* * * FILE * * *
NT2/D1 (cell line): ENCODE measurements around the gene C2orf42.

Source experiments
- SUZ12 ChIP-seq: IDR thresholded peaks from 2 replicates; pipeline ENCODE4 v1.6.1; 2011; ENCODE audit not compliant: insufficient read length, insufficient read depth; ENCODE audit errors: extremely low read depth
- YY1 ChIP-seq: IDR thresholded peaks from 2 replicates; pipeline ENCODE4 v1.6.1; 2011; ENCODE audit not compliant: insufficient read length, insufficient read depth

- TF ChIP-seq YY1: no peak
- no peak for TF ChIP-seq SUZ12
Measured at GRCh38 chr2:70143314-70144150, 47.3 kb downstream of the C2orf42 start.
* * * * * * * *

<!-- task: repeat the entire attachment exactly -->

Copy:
NT2/D1 (cell line): ENCODE measurements around the gene C2orf42.

Source experiments
- SUZ12 ChIP-seq: IDR thresholded peaks from 2 replicates; pipeline ENCODE4 v1.6.1; 2011; ENCODE audit not compliant: insufficient read length, insufficient read depth; ENCODE audit errors: extremely low read depth
- YY1 ChIP-seq: IDR thresholded peaks from 2 replicates; pipeline ENCODE4 v1.6.1; 2011; ENCODE audit not compliant: insufficient read length, insufficient read depth

- TF ChIP-seq YY1: no peak
- no peak for TF ChIP-seq SUZ12
Measured at GRCh38 chr2:70143314-70144150, 47.3 kb downstream of the C2orf42 start.